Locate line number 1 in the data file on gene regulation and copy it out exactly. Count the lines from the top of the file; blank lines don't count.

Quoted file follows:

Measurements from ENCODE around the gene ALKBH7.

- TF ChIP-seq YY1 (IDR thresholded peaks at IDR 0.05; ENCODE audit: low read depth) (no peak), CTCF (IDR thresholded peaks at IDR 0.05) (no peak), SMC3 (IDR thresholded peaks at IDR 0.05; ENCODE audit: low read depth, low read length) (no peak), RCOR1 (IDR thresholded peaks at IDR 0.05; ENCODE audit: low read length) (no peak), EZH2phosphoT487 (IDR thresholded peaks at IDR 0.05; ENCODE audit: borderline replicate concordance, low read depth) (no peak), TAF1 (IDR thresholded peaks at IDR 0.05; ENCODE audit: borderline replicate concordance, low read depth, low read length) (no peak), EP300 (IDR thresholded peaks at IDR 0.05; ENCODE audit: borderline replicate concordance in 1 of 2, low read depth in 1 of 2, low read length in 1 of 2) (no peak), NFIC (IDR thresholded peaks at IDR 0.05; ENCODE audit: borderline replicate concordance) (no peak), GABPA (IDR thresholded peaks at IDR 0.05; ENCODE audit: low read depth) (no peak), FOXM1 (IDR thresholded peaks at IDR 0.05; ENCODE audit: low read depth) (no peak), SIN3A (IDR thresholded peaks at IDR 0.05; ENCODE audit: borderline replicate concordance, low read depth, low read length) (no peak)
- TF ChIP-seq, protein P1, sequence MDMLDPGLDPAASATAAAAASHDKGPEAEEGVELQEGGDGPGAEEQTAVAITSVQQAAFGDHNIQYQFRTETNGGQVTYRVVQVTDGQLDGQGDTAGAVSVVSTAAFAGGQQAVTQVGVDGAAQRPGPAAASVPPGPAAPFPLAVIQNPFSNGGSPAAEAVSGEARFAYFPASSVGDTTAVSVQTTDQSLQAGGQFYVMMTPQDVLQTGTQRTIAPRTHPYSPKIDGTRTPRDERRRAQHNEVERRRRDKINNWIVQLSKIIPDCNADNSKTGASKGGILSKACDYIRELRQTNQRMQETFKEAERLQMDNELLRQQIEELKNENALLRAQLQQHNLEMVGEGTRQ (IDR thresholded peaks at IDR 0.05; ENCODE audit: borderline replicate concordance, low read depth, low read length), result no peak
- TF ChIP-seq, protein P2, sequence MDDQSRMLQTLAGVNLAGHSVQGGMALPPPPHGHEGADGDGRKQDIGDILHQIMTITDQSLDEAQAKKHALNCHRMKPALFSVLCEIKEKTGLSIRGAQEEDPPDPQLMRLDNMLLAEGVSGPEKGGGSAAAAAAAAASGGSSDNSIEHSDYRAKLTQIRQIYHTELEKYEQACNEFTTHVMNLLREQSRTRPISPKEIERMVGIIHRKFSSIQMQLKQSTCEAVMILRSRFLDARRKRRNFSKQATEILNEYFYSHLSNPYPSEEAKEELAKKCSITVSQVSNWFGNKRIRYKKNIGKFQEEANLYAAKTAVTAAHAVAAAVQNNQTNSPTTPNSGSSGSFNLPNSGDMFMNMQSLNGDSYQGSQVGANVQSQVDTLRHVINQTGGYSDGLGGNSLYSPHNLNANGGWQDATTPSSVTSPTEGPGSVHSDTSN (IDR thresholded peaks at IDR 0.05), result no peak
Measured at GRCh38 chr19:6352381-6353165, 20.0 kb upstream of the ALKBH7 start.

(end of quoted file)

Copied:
Measurements from ENCODE around the gene ALKBH7.